Wednesday, 9 May 2012

A classic without a twist

It's spring, and everyone and their friend are blogging about asparagus. And at least some bloggers have original ideas (I think this asparagus and mascarpone pasta sounds really delish), whereas I'm just going to do the boring old pancetta wrapped asparagus with poached eggs and Hollandaise sauce. Well, it might be old to many, but not to me. I have to admit, I have never made poached eggs, or Hollandaise sauce. Actually, I'm scared of all sauces, I tend to mess them up, so I tend to stay away. However, today I got inspired by the chefs in Great British Menu taking cooking to the limits of their skills, and decided to tackle the Hollandaise. I stole the recipe from my favourite food blog Voisilmäpeliä.

Asparagus and pancetta (serves 1 as a main or 2 as a starter):
250g asparagus 
5-6 slices of pancetta

2 egg yolks
1/4 lemon juice (I used juice from 1/2 a lemon)
50g butter
cayenne pepper

Poached eggs:
2 eggs

The howto:
Get the kettle going, you will need lots of boiling water, both for the water bath for the sauce and the poached eggs. Start by preparing the asparagus. I used thick asparagus, so I started by peeling it and boiling for a few minutes (but make sure only two or three minutes, so it doesn't go too soft). If you are using fine asparagus spears, you don't need to do this. Wrap the asparagus stalks in pancetta, if you are using fine asparagus, cut the slices of pancetta in half lengthwise. Bake in 175 degrees C for about 10-15 minutes.

All set to go for the Hollandaise. Water gently boiling, butter melted
and yolk and lemon juice in the plastic bowl ready to go on the water bath.
While the asparagus is baking, prepare the Hollandaise. Start by melting the butter. Next you need to make a water bath. I used a saucepan and a plastic bowl on top as I don't have a stainless steel bowl, which undoubtedly would look much more professional. The main thing is the water should only be gently bubbling, not boiling too hard, and the top bowl should not be touching the water. Add egg yolk and lemon juice in the bowl, whisk on top of the water bath until it starts to get a bit fluffy. Then start adding in the melted butter in teeny tiny drops all the while whisking. Hollandaise is an emulsion of egg yolk and butter, in the same way mayonnaise is an emulsion of egg yolk and oil. When all the butter is whisked in, the sauce should be light and fluffy. Take it off the water bath and season with salt and a pinch of cayenne pepper.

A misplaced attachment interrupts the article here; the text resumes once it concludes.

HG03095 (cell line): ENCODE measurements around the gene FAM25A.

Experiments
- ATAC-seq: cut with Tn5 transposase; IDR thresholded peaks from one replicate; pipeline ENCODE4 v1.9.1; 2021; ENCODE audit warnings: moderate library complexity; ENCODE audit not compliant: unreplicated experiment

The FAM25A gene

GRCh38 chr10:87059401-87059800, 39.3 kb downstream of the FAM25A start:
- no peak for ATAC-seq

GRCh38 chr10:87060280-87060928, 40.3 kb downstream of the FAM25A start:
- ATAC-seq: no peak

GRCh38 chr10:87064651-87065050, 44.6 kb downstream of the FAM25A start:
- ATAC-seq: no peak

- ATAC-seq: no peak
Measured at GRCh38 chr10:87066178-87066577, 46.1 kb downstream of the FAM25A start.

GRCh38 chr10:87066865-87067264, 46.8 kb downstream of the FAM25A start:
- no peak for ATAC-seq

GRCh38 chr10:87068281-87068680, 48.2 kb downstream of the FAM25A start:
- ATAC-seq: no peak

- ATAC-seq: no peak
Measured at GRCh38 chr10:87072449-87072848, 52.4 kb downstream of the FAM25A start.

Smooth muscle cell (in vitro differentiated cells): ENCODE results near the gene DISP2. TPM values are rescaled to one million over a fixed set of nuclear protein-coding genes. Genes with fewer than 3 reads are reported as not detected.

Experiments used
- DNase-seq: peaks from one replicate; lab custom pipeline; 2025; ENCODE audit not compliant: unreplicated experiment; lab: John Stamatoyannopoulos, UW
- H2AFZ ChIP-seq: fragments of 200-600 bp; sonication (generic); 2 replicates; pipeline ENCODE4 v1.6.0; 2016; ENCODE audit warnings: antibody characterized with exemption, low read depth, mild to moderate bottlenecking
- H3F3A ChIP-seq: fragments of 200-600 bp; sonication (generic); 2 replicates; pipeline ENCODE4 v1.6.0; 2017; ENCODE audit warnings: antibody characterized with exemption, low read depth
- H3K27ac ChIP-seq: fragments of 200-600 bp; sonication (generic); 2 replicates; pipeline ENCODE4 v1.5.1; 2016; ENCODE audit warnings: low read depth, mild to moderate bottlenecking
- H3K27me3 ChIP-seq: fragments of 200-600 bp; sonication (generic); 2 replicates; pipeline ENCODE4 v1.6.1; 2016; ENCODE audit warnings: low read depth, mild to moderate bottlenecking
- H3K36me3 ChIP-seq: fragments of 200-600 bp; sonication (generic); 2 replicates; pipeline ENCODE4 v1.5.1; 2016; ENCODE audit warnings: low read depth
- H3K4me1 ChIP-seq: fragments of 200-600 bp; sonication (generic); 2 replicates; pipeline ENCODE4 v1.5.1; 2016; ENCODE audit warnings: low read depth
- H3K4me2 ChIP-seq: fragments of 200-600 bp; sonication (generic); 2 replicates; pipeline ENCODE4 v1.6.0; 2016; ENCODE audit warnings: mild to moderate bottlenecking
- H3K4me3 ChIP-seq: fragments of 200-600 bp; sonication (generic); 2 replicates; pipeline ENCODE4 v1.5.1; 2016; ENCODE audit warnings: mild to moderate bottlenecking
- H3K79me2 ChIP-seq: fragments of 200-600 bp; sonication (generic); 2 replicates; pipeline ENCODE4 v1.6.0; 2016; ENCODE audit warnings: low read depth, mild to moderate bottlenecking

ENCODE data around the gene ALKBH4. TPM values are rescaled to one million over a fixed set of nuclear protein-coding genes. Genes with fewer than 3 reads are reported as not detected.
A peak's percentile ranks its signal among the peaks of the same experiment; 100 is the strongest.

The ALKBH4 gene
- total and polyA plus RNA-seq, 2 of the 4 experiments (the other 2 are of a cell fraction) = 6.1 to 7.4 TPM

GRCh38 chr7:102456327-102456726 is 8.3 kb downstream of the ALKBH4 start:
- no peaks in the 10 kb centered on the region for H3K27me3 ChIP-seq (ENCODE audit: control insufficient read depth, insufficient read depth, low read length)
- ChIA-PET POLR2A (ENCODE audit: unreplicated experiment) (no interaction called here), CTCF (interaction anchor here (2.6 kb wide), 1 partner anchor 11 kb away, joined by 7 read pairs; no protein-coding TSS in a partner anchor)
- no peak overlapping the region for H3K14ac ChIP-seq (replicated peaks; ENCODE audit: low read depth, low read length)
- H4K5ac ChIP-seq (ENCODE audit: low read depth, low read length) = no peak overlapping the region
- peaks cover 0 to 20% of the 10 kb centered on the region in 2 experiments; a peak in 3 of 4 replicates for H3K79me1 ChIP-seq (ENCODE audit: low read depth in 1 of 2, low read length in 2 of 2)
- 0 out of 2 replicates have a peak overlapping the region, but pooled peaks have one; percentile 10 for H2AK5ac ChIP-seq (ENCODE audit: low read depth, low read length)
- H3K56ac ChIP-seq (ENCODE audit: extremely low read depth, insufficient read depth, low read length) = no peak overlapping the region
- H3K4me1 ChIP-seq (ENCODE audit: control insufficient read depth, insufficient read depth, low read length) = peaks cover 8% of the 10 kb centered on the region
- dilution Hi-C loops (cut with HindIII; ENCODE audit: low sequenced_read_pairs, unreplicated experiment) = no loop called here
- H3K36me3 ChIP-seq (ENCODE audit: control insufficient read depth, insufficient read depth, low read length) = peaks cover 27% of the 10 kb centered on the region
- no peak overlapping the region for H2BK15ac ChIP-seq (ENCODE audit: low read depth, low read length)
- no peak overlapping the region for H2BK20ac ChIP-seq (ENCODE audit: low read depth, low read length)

Hollandaise about halfway through adding the butter.

The last thing to do is to poach the eggs. Bring water to a boil in a large saucepan. Add a splash of vinegar. If you add more vinegar it's easier to get the egg to poach nicely, but there will be a stronger taste of vinegar. When the water is gently boiling, pour the egg into the water. Use a spoon to collect the white around the yolk if the egg spreads around too much in the water. Don't worry if it looks a bit messy, when you get the egg out of the water, it will look nice on the plate nonetheless! Two and a half to three minutes should be perfect to get that wonderful runny yolk.

One serving (half of this recipe) contains 409 kcal (36g fat, 7.4g carbs, 15.5g protein).

The verdict:
There is a reason why this is a classic. The salty pancetta with the soft asparagus and the soft buttery flavour and texture of the Hollandaise go together perfectly. Asparagus can be tricky, as you certainly don't want to overdo it. Baking it in the pancetta protects it in the oven, and I think it turned out perfect, sweet and juicy but still a bit chewy.

I was surprised at how easy the Hollandaise was to make. I guess the secret is the same as with mayonnaise, just make sure to drop in the butter little at a time and keep on whisking vigorously. To be honest, I don't know how a perfect Hollandaise should taste, but I was very happy with mine. I guess I need to find a nice restaurant and have some so that I have a reference point. I used a bit more lemon juice than the original recipe, and I liked that there was a distinct lemon taste, but I would guess the original should be a bit less lemony and a bit more buttery. Also, the sauce turned out very smooth and soft with the little pinch of cayenne adding a little bit of a kick. Apart from slightly overpoaching my eggs, I think this turned out pretty nice and I will certainly be cooking it again. I'm happy I have overcome my fear of sauces, at least my fear of Hollandaise. It really isn't at all as hard as you would think, so I warmly recommend trying it. If I can do it, anyone can.

No comments:

Post a Comment